Quantum computers put a high demand on their underlying material.
However, superconductors present a way of conducting electricity without resistance once cooled to sufficiently low temperatures, which is why they're an ideal resource in a world trying it's hardest to reduce energy consumption. But a newly discovered and rare kind of superconductors could change the course of quantum computers.
A group of researchers discovered a new and rare topological superconductor called LaPt3P, and it could become central to the nascent industry of quantum computing, according to a recent study published in the journal Nature Communications.
A new superconductor avoids a common snag in quantum computing
Superconductors exhibit quantum properties on the scale of common, everyday objects, which makes them highly promising candidates for constructing computers that use quantum physics to store data and perform computing operations so advanced that they substantially outperform even the latest supercomputers in some areas. This has caused a surge in demand from leading tech companies like IBM, Microsoft, Google, and more to scale quantum computers to the industrial level via superconductors.
The study's research comes from researchers at the University of Kent, in addition to STFC Rutherford Appleton Laboratory. Before their discovery, superconductors had hit a snag. The elementary units of quantum computers (qubits) are highly sensitive, and easily lose their quantum properties from electromagnetic fields, in addition to collisions with air particles, and heat. One way to protect qubits from these effects involves creating more resilient versions with a special class of superconductors: Topological ones, which host protected metallic states on their surfaces, or boundaries.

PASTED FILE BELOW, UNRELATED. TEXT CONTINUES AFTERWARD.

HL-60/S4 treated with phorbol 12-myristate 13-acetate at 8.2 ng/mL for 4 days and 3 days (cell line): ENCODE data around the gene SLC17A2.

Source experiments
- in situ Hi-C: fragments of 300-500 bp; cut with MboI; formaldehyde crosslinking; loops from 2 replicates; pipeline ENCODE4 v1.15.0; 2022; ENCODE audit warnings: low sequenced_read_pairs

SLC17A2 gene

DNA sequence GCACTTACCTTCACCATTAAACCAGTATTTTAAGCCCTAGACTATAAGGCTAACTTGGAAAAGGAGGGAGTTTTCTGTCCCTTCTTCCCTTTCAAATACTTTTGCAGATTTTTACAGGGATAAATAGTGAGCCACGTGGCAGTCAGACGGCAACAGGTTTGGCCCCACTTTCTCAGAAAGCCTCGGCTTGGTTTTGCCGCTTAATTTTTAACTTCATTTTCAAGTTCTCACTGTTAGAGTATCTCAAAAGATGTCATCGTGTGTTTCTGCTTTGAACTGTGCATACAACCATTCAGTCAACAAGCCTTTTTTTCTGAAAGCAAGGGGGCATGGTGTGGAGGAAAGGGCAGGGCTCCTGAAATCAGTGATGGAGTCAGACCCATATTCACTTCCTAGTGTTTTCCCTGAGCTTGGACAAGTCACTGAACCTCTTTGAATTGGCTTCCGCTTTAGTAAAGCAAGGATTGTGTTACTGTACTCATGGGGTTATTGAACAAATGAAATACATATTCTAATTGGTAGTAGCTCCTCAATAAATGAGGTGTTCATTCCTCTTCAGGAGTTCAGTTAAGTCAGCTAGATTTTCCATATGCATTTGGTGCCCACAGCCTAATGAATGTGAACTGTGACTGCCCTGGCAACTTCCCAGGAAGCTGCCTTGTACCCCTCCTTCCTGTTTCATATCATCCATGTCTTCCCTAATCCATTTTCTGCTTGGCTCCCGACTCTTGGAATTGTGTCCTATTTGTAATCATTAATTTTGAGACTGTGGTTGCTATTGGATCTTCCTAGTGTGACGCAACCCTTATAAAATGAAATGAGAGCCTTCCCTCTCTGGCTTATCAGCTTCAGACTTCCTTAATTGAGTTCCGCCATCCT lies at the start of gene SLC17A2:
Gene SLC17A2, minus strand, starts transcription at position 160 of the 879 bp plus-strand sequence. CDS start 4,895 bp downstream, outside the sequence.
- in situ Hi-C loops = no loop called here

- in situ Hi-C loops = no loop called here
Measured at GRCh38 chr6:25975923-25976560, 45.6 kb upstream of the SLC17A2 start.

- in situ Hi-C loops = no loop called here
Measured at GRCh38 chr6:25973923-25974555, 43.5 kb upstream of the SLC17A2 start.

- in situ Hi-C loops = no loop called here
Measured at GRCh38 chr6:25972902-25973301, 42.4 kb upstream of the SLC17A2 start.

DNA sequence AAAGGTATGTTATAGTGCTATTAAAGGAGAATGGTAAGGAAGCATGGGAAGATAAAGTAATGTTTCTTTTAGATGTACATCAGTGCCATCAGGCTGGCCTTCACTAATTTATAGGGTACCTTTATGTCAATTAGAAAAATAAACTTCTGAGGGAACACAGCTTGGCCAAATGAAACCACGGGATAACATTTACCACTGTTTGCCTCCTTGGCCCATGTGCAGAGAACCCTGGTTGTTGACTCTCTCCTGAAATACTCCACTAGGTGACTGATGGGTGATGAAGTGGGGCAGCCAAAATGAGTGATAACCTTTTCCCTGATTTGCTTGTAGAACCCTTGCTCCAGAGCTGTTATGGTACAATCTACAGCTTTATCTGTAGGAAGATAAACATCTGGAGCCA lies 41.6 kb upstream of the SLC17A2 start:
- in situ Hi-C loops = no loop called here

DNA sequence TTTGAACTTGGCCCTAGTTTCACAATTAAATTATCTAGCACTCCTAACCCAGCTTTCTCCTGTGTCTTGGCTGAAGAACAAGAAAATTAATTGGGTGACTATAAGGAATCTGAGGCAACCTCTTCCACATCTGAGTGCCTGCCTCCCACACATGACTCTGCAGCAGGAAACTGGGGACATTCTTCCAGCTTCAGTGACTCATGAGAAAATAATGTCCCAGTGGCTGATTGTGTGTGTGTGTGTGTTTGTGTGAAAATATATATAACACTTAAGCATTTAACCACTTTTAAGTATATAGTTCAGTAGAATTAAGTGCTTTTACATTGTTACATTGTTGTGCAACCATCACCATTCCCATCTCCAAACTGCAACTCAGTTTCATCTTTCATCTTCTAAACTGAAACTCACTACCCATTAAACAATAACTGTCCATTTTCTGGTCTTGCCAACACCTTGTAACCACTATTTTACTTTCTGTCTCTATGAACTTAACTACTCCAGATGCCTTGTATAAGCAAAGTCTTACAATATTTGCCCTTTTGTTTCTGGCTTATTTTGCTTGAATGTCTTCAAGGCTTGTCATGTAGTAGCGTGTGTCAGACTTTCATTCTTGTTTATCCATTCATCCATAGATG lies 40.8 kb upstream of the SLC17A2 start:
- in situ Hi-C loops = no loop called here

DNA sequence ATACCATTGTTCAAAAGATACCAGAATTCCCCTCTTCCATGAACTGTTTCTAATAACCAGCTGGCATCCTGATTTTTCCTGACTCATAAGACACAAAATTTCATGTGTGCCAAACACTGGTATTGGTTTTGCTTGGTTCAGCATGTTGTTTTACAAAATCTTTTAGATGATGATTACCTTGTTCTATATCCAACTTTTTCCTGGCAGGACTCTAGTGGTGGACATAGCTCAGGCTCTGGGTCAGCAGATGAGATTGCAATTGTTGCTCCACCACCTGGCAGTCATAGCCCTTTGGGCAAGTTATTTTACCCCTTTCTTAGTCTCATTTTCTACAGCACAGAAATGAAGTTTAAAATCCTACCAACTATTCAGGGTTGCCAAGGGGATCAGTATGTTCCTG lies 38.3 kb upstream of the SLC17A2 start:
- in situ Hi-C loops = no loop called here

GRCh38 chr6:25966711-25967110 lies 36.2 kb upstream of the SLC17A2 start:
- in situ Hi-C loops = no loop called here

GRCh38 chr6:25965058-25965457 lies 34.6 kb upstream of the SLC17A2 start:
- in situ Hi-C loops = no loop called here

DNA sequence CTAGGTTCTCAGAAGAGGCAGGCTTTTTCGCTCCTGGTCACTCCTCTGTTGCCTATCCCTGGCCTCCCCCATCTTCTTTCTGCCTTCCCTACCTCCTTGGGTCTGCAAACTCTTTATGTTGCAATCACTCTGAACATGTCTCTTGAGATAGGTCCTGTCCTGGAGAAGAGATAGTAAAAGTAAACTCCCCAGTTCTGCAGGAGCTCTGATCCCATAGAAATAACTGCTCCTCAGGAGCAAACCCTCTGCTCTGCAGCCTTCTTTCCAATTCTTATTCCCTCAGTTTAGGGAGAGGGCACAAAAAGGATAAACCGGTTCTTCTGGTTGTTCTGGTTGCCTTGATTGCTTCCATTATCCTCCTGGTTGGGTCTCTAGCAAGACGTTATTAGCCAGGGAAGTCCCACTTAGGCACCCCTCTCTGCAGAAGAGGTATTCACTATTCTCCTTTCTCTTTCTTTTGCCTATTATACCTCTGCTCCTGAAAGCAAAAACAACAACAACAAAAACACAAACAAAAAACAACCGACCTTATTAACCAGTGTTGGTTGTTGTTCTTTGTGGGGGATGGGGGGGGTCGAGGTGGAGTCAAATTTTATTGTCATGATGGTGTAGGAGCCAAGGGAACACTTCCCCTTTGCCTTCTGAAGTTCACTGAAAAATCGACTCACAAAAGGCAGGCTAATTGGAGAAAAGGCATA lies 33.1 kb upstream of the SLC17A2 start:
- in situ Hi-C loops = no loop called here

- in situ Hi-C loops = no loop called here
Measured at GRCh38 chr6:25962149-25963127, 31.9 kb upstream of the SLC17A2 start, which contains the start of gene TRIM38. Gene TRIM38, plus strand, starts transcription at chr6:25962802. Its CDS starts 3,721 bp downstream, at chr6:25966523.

Topological superconductors like LaPt3P were discovered through muon spin relaxation experiments, in tandem with highly complex theoretical analysis. To verify that the properties of the new superconductor weren't a fluke borne of instrument or sample accident, the research team used two different sets of samples, prepared in ETH Zurich and the University of Warwick. Then the team performed muon experiments at two different kinds of muon facilities: one in PSI, Switzerland, and another in the ISIS Pulsed Neutron and Muon Source at the STFC Rutherford Appleton Laboratory.
Components of quantum computing may soon come together
"This discovery of the topological superconductor LaPt3P has tremendous potential in the field of quantum computing," said Sudeep Kumar Ghosh, a Leverhulme Early Career Fellow at Kent and the principal investigator of the new study. "Discovery of such a rare and desired component demonstrates the importance of muon research for the everyday world around us." And this comes on the heels of a major breakthrough in quantum computing. This February, researchers sent entangled qubit states via communication cable linking one quantum network's node to another. "Developing methods that allow us to transfer entangled states will be essential to quantum computing," said Professor Andrew Cleland, lead scientist of the study behind this study, in a blog post on UChicago's website.
In other words, with a newly-discovered superconducting material overcoming fundamental snags to quantum computers, and "top-floor" advances already finding success communicating between quantum network nodes, the dawn of quantum computers capable of not only solving highly-complex theoretical physics, but also transforming our communications infrastructures, is closer now more than ever before.